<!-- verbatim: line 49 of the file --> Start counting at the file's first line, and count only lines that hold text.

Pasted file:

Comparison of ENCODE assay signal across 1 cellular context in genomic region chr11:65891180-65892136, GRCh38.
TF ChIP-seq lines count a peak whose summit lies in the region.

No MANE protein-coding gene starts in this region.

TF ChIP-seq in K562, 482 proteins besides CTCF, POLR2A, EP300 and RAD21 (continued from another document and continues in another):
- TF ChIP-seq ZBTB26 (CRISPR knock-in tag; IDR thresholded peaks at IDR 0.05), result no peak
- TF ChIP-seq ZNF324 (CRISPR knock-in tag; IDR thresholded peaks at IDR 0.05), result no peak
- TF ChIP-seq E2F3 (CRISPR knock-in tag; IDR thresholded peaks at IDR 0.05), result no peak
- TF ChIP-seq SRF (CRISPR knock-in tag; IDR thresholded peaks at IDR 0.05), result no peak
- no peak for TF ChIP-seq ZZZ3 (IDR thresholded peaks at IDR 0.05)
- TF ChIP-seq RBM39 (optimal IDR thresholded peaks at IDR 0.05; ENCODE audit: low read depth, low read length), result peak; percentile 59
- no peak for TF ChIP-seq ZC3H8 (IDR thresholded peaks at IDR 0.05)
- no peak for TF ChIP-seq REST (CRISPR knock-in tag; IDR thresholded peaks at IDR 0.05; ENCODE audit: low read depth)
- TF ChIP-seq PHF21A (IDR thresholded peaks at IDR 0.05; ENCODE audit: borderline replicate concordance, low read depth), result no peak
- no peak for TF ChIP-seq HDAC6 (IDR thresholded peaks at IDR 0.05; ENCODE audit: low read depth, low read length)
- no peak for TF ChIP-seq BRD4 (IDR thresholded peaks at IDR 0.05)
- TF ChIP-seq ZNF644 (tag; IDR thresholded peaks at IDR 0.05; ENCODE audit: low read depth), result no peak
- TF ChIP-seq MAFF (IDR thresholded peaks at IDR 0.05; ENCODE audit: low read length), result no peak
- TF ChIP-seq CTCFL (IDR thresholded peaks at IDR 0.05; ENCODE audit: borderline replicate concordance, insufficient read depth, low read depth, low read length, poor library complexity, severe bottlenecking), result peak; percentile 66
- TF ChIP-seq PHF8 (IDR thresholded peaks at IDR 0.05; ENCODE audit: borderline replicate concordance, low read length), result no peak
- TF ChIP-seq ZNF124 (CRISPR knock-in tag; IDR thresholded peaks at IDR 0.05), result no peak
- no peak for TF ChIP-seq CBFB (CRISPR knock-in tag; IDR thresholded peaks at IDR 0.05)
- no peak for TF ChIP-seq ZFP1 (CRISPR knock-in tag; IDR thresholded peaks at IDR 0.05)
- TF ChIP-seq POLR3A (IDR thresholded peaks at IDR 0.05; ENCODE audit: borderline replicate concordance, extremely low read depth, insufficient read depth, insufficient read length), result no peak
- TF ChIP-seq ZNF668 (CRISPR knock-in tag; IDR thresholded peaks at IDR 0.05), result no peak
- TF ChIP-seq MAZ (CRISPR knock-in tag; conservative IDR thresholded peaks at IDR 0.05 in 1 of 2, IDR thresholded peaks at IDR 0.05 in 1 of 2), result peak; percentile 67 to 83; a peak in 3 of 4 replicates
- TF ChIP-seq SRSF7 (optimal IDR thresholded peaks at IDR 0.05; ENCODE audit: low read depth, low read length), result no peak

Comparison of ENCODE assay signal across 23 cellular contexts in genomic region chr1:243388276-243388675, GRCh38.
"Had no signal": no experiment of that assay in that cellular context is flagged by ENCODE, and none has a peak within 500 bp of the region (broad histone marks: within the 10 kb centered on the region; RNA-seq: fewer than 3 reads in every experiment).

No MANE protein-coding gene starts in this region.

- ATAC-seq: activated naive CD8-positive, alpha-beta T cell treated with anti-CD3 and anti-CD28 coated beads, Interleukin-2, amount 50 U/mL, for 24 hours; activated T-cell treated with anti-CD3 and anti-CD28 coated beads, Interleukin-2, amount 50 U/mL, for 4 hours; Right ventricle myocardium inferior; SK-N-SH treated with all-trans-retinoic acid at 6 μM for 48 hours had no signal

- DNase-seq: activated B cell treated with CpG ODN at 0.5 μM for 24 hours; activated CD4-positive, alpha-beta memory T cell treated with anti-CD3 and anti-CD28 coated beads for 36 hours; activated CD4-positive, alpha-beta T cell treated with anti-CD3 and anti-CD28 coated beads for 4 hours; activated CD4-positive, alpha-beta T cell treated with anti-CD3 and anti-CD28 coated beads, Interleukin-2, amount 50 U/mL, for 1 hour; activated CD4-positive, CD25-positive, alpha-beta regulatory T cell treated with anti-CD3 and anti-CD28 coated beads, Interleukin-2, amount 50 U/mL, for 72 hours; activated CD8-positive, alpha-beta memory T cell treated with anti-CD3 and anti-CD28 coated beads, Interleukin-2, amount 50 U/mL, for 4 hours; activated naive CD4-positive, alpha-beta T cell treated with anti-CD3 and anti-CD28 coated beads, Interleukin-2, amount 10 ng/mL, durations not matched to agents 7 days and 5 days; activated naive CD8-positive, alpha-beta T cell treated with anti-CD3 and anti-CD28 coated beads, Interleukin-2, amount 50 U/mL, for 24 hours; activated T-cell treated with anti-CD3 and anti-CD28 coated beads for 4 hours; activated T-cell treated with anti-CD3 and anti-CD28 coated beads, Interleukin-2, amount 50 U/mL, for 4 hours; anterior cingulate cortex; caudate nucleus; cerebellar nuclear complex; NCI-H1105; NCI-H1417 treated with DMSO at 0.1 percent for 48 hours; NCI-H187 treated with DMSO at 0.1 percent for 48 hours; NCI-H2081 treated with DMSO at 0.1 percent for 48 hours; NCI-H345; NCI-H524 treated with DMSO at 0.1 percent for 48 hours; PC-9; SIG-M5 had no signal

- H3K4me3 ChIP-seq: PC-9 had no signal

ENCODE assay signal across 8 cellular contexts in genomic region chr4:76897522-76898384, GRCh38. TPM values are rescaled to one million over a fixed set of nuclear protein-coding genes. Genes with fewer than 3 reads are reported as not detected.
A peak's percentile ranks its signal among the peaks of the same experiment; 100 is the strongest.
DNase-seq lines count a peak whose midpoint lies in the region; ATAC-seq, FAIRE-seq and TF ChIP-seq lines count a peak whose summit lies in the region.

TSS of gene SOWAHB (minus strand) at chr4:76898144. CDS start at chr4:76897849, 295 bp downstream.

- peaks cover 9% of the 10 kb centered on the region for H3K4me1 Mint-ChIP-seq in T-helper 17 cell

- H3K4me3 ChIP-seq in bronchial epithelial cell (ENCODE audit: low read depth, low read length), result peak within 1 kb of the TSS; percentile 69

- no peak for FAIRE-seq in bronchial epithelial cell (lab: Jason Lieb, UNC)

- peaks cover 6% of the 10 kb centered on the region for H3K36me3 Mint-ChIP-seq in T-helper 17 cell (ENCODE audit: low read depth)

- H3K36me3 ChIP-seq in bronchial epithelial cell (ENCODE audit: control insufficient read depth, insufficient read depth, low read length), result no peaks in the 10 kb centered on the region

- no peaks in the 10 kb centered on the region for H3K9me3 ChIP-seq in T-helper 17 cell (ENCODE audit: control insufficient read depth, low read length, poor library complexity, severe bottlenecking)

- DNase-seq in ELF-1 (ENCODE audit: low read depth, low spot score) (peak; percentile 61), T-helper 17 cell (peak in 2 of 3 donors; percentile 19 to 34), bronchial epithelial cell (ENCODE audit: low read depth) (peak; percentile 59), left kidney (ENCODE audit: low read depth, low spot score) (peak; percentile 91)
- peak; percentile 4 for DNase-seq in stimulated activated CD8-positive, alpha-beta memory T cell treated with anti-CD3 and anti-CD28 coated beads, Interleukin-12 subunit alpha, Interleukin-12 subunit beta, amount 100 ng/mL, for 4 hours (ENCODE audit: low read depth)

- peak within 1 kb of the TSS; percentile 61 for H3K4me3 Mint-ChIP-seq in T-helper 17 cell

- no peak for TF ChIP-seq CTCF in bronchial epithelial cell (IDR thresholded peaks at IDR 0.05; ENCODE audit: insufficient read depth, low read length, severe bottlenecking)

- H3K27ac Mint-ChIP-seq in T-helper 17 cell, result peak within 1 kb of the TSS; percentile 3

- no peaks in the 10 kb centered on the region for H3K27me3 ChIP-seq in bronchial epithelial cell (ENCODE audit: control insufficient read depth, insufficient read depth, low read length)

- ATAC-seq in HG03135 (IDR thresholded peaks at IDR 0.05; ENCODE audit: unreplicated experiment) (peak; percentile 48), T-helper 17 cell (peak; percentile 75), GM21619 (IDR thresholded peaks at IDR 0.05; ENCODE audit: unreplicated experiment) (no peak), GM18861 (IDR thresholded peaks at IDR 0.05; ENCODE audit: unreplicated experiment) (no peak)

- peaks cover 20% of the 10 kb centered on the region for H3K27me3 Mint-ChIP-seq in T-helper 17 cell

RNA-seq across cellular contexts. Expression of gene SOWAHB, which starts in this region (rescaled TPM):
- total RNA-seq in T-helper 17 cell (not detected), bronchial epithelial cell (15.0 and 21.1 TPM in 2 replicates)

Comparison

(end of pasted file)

- ATAC-seq in HG03135 (IDR thresholded peaks at IDR 0.05; ENCODE audit: unreplicated experiment) (peak; percentile 48), T-helper 17 cell (peak; percentile 75), GM21619 (IDR thresholded peaks at IDR 0.05; ENCODE audit: unreplicated experiment) (no peak), GM18861 (IDR thresholded peaks at IDR 0.05; ENCODE audit: unreplicated experiment) (no peak)